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  • The subdivision of HT receptors started in the s by

    2024-06-13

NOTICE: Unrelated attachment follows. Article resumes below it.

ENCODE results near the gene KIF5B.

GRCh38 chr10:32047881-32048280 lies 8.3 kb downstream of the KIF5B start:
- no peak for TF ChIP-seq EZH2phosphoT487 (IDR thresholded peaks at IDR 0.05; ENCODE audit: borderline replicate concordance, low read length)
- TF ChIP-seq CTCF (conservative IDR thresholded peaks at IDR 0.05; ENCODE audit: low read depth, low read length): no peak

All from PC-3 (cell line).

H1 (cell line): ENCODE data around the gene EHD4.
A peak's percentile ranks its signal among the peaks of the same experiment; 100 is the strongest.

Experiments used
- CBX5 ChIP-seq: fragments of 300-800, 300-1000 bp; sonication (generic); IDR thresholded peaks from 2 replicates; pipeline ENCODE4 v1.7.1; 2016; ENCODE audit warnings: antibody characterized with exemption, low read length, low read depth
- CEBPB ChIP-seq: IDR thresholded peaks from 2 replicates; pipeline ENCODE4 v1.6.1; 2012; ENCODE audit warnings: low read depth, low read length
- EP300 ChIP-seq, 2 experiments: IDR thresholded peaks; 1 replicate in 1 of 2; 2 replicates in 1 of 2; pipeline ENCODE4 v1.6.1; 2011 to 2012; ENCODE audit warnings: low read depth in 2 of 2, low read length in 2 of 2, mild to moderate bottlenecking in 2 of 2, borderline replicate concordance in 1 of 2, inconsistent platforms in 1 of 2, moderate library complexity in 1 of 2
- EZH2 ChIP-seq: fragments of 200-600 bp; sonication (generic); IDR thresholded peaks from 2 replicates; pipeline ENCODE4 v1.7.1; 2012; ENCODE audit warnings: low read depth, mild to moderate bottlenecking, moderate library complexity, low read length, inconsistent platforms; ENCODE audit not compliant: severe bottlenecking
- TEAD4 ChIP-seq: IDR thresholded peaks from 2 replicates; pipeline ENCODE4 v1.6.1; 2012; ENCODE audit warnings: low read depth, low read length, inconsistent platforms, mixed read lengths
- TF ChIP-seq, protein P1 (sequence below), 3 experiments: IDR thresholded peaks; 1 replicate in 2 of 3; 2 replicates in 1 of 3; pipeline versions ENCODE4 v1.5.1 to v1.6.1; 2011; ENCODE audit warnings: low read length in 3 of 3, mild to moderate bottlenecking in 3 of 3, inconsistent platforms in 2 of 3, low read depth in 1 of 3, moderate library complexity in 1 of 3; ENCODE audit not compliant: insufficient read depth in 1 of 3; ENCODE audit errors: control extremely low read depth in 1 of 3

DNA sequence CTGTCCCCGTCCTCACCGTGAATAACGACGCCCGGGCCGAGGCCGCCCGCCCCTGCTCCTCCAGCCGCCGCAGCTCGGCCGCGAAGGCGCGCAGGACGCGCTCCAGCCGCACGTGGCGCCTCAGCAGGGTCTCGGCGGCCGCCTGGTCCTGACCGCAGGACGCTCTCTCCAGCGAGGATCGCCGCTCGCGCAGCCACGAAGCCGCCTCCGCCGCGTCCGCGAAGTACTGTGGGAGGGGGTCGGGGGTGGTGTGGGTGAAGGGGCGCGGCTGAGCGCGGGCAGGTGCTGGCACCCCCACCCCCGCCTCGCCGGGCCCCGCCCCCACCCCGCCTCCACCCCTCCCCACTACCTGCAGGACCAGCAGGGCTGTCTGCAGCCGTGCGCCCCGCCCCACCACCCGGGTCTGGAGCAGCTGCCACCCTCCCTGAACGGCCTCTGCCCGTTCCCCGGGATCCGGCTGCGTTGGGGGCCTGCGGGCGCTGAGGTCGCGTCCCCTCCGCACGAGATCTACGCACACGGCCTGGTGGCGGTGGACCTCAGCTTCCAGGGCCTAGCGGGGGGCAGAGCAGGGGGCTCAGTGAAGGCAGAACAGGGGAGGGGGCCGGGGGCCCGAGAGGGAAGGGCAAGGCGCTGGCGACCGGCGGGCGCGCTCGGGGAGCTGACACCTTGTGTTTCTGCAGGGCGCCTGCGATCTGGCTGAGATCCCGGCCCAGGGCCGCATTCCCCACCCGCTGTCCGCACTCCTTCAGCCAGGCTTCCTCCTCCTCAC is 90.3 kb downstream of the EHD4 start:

The subdivision of 5-HT receptors started in the 1950s by Gaddum and colleagues, when they realised that in the guinea pig ileum, the effects of 5-HT could be blocked in part by morphine (M), and in part by dibenzyline (D). Gaddum and Picarelli proposed two receptor classes, 5-HT M and 5-HT D (1957). Although non-selective tools were used, the concept proved to be correct. In 1976, when after many painful attempts at monoamine receptor binding, the first radioligand-binding studies succeeded using [3H]5-HT and [3H]LSD, Fillion and colleagues suggested the existence of 5-HT receptors in brain labeled with [3H]5-HT and [3H]LSD (1976, 1977, 1978, 1979); however these papers did not get the deserved attention of the community. Then in 1979, Peroutka and Snyder described two classes of brain 5-HT receptors, using [3H]-5-HT, [3H]-spiperone (a dopaminergic ligand), and [3H]-LSD called 5-HT1 ([3H]-5-HT binding) and 5-HT2 ([3H]-spiperone), with [3H]-LSD labeling both classes. Interestingly, Gaddum's M receptor was still distinct from the 5-HT1 and 5-HT2 receptors in both function and distribution, whereas the D receptor resembled pharmacologically the 5-HT2 binding site; it was also assumed for quite some time that the 5-HT M receptor was purely peripheral, as amply documented in functional studies, and most of the 5-HT stems from chromaffin cells in the gut, whereas in the brain much of the serotonin comes from the raphé nuclei. Thus, Phillip Bradley convened a party in charge of unifying the 5-HT receptor concept and nomenclature. Bradley et al. [1] proposed the existence three families of 5-HT receptors, named 5-HT1-like (there was already suggestions for diversity of this group from radioligand binding and autoradiographic studies), 5-HT2 and 5-HT3, the latter corresponding to the M receptor. The proposal was based primarily on functional criteria, since radioligand binding was still not convincing to many colleagues, second messenger studies were less popular than today, and no GPCR had been cloned at the time that party congregated from 1984 on; nevertheless, the Bradley nomenclature represented a useful classification framework. However, with the increasing use of radioligand binding in membranes and cells, autoradiography in brain slices and second messenger studies in cells and tissue, subtypes of 5-HT1 receptor abt 737 were further described (5-HT1A, 5-HT1B, 5-HT1C, 5-HT1D, 5-ht1E). It became rapidly evident that the 5-HT1C receptor found in the choroid plexus (although labeled with high affinity by [3H]-5-HT), is closer the 5-HT2 receptor family, due to similar pharmacological profiles and 2nd messenger features (stimulation of inositol phosphate production and calcium signalling), and this suggested the existence of abt 737 5-HT2 receptor subtypes as well. Further, another 5-HT receptor which had been identified in the mid 1980's in the gastrointestinal tract, heart and brain, was termed 5-HT4 by Saxena and colleagues (see [2]), but this proposal was initially rejected. Fortunately, in 1986–1988, the molecular biology era started with the cloning of the 5-HT1A receptor (interestingly, G21 as the 5-HT1A receptor was called when it was still an orphan, allowed the cloning of further beta adrenoceptors by homology, see [3], [4]). Rapidly, most known but also some unsuspected 5-HT receptors were cloned. This work led to the identification of a number of ‘new’ receptors, devoid of immediate physiological counterparts. Tentatively termed 5-ht1E, 5-HT1F, 5-HT2F, 5-HT5A, 5-HT5B, 5-HT6, and 5-HT7, they required integration into an acceptable classification scheme. As is known now, all 5-HT receptors that belong to the GPCR are part of the type A family of GPCRs and show still significant sequence homology with rhodopsin, but also adrenergic and dopaminergic receptors, and contain the famous DRY motif in the third transmembrane spanning region. Based on these new findings and yet a constantly evolving field, the Serotonin Club Receptor Nomenclature Committee proposed a new nomenclature system based on operational, structural and transductional information ([5], see Table 1). These principles were subsequently applied to a number of receptor families by the newly created Receptor Nomenclature Committee of the International Union of Pharmacology (NC-IUPHAR), keeping in mind that some historical features will have to be acknowledged at least transiently (for instance the reclassification of opiate receptors met quite some resistance and we are left with the former mu, delta and kappa opiate receptor classes). The current classification ([6]; Hoyer et al. [214]) is flexible and intended to be adapted, as information from both recombinant and native systems becomes available; however it favours an alignment of nomenclature with the human genome to avoid species differences (see [7], [8]). Seven families of 5-HT receptors form the basis of the classification, based on pharmacology, transduction and structure, although one could argue that structure must be predominant as it governs function and ultimately pharmacological signature. One orphan receptor, called 5-HT1P by Gershon and co-workers, present in the gut [9], is not structurally characterized, and it remains to be seen whether this receptor is a homomer (new) or possibly a heterodimer composed of already known receptors. 5-HT3 receptors are ligand-gated ion channels, thus the 5-HT receptor family is showing similar diversity as do the acetylcholine or glutamate receptors families, which act through both metabotropic receptors and some fast acting ligand-gated channels. The 5-HT system has long been known to regulate emotions, behavioral control and cognition in a very complex manner, as has become evident from a great number of animal and human studies (see [10]); and that complexity may not be too surprising given the number of players involved in the 5-HT system which includes a multiplicity of receptors, transporters and metabolizing enzymes.